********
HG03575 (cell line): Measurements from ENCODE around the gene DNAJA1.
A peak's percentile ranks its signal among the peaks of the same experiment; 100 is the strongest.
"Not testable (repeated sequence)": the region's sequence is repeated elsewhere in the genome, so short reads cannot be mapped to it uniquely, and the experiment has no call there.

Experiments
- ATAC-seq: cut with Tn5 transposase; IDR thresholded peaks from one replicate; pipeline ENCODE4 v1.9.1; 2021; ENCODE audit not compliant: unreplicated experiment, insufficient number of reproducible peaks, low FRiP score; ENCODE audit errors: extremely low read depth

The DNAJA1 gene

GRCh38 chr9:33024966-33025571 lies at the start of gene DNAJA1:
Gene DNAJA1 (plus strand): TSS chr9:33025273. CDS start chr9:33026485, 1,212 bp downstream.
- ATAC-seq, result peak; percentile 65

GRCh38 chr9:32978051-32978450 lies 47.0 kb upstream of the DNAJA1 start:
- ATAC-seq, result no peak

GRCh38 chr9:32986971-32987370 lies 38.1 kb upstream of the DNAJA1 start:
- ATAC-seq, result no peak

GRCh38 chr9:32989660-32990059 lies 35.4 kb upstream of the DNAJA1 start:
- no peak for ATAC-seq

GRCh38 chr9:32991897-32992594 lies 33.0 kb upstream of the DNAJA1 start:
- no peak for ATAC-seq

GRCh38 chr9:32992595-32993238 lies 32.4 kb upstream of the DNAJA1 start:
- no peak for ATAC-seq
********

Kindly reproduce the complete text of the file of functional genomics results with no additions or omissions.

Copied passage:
HG03575 (cell line): Measurements from ENCODE around the gene DNAJA1.
A peak's percentile ranks its signal among the peaks of the same experiment; 100 is the strongest.
"Not testable (repeated sequence)": the region's sequence is repeated elsewhere in the genome, so short reads cannot be mapped to it uniquely, and the experiment has no call there.

Experiments
- ATAC-seq: cut with Tn5 transposase; IDR thresholded peaks from one replicate; pipeline ENCODE4 v1.9.1; 2021; ENCODE audit not compliant: unreplicated experiment, insufficient number of reproducible peaks, low FRiP score; ENCODE audit errors: extremely low read depth

The DNAJA1 gene

GRCh38 chr9:33024966-33025571 lies at the start of gene DNAJA1:
Gene DNAJA1 (plus strand): TSS chr9:33025273. CDS start chr9:33026485, 1,212 bp downstream.
- ATAC-seq, result peak; percentile 65

GRCh38 chr9:32978051-32978450 lies 47.0 kb upstream of the DNAJA1 start:
- ATAC-seq, result no peak

GRCh38 chr9:32986971-32987370 lies 38.1 kb upstream of the DNAJA1 start:
- ATAC-seq, result no peak

GRCh38 chr9:32989660-32990059 lies 35.4 kb upstream of the DNAJA1 start:
- no peak for ATAC-seq

GRCh38 chr9:32991897-32992594 lies 33.0 kb upstream of the DNAJA1 start:
- no peak for ATAC-seq

GRCh38 chr9:32992595-32993238 lies 32.4 kb upstream of the DNAJA1 start:
- no peak for ATAC-seq